‘Business as usual’ for Coventry

Artur Boruc says he is pleased that the bottle-throwing incident

that marred the start of his Southampton career is behind him.

The goalkeeper launched the bottle towards his own supporters on

his home debut against Tottenham in October after hearing racial

abuse coming from the stands.

No action was taken against the Polish stopper or the supporters

involved, but he was promptly dropped by former manager Nigel

Adkins and did not return to the side until January.

But Boruc has told the press in his homeland that he does not

feel any guilt about the incident.

He said: “I won’t say I regret it, because I heard insults from

the stands. Racist ones.

“But I blamed myself for it because I gave Adkins the reason

that he could sit me on the bench,” he added.

The 33-year-old has now established himself as first-choice

under new manager Mauricio Pochettino and has won over the Saints

fans with a string of good performances, most-notably delighting

the support with a crucial last-minute penalty save in the 0-0 draw

at Norwich earlier this month.

And Boruc, who confirmed his agent is in negotiations to agree a

contract extension, says the experience has been

character-building.

“The coach had his vision and I was a bit angry,” he said. “But

I like such challenges, and feel good when I hit the bottom,

because you can start from scratch.”

It was confirmed on Thursday that Coventry City Football Club

Limited had gone into administration.

However, this company is distinct from Coventry City Football

Club (Holdings), which runs the football operation.

It means that Paul Appleton, managing partner of David Rubin

& Partners LLP, has been able to offer Pressley assurances

about his squad, including confirmation they will continue to be

paid as normal.

“I was pleased to meet with Steven and give him reassurances

that, as far as what happens on the pitch and in the general

running of the Club, it is absolutely business as usual with the

operating company executives very much in charge,” said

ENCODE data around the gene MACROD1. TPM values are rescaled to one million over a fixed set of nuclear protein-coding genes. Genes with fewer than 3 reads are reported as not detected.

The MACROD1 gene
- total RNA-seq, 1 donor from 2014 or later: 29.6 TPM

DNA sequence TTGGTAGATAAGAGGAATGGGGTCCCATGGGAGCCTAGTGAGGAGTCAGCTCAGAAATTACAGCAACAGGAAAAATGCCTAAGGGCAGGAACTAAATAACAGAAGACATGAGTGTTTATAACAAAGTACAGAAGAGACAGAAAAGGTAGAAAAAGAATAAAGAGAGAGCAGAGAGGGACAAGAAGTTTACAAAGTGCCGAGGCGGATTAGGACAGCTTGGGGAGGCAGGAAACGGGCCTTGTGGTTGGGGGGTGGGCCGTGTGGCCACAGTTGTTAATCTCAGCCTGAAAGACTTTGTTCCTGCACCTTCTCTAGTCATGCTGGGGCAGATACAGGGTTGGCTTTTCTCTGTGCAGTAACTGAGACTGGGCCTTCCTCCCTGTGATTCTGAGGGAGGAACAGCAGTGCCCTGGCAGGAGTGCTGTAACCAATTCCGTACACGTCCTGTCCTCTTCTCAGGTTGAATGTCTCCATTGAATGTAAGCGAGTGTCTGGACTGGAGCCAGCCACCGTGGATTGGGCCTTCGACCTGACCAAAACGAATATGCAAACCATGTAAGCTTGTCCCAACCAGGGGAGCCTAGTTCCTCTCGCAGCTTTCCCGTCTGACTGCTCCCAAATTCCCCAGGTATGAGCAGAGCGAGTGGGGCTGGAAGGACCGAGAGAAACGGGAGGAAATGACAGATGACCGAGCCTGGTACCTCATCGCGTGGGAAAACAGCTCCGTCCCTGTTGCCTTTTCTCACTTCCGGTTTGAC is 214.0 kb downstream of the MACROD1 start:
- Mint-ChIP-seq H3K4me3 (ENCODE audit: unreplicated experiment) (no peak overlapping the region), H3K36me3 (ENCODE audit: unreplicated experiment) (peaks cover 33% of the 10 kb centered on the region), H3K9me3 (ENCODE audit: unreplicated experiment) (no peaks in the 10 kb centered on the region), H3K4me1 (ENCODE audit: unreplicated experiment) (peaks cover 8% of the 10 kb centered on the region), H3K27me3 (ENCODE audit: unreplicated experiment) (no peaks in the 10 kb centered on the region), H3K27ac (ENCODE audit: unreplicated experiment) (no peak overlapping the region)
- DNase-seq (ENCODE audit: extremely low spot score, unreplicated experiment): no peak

Appleton.

“Steven, the players and all the staff at the football club will

continue to be paid as normal by the operating company which is not

in administration – that is an important message I was keen to put

across.”

The administration issue centres around the costs involved with

playing at the Ricoh Arena, which Coventry moved into eight years

ago.

A High Court judge is next week due to analyse the finances of

the club after the owner of the stadium said it was owed rent.

Arena Coventry said earlier this month that it was owed more

than ?1.3 million and planned to ask a High Court judge to place

the club into administration.

Lawyers representing Arena Coventry appeared at the High Court

in London today to outline the latest state of play.

They said Arena Coventry bosses had been concerned by a

statement made by the club earlier this week – and needed more time

to consider their position.

A judge adjourned the hearing until Tuesday.

Eighth-placed Coventry travel to bottom-of-the-table Portsmouth

– a club placed into administration more than a year ago – on

Saturday.

There has been talk of City reaching a ground-share agreement

with one of their Midlands neighbours before building a stadium of

their own, even though the 32,000 Ricoh Arena is a newly-built

stadium.

It is now thought Coventry will have a 10-point deduction

imposed by the Football League, which would end any outside chance

of promotion from League One, City having mounted a successful run

under Pressley, who was only appointed as Mark Robins’ successor a

fortnight ago.